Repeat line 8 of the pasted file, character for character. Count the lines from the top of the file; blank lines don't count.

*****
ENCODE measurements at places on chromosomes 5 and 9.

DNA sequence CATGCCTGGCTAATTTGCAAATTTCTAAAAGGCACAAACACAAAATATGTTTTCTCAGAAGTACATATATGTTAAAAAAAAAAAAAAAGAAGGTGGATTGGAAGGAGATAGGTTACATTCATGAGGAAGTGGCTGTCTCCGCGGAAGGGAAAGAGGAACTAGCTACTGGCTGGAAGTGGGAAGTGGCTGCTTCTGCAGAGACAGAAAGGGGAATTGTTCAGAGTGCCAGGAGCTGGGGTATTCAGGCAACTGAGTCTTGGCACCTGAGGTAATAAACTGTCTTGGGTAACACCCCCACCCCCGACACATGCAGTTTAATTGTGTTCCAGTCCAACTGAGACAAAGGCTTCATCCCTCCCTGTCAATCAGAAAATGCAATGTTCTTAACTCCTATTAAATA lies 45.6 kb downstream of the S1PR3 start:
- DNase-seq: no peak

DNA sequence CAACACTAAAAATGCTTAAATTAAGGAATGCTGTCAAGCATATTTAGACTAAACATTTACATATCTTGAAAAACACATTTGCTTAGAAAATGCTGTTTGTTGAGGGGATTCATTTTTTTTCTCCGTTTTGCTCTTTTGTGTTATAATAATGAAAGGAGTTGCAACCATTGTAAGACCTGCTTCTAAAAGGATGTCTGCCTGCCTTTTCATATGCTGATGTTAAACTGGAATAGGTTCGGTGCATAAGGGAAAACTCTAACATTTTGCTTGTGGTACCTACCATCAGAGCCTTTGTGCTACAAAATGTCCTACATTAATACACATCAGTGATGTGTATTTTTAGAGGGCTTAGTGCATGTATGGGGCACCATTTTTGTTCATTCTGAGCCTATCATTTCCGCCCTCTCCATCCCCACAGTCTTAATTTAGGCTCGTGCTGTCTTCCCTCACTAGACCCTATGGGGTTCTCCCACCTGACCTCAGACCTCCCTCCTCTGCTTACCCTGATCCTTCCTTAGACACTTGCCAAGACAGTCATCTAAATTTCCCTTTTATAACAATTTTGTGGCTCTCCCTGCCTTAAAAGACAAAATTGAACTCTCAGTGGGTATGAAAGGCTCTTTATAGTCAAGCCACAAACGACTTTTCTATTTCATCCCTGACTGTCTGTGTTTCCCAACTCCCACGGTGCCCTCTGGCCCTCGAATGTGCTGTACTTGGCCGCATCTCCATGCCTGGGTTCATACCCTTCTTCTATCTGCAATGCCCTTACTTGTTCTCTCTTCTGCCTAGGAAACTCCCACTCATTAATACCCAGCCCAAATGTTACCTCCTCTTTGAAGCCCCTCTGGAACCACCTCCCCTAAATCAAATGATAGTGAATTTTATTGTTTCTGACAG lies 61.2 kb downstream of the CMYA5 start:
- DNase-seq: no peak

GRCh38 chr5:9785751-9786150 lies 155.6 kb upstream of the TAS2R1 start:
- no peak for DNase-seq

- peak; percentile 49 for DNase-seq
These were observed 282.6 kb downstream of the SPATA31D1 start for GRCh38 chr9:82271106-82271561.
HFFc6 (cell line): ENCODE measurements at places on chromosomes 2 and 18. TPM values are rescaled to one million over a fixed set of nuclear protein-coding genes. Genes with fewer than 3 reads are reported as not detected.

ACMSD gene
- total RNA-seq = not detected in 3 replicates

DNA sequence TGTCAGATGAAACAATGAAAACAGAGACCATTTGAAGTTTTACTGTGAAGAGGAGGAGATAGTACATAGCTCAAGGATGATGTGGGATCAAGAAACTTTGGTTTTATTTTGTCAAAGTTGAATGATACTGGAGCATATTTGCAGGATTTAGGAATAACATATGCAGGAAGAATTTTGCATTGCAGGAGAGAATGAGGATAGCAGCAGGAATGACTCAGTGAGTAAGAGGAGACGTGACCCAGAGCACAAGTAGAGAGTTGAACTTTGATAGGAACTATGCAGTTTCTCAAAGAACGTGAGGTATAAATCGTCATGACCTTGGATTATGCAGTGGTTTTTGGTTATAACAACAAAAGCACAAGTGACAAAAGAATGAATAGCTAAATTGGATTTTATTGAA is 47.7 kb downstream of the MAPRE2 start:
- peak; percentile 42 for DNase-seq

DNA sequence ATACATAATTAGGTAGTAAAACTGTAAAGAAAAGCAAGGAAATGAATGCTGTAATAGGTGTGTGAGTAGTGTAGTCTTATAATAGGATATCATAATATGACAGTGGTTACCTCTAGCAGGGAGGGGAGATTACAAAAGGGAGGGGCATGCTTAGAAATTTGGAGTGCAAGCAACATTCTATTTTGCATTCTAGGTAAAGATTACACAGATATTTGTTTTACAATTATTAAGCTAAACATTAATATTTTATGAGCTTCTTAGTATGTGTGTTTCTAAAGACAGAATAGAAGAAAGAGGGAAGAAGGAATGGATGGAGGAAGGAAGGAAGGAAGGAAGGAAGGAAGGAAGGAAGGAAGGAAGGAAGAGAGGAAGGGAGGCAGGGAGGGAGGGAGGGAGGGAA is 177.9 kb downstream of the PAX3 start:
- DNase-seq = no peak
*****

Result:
- peak; percentile 49 for DNase-seq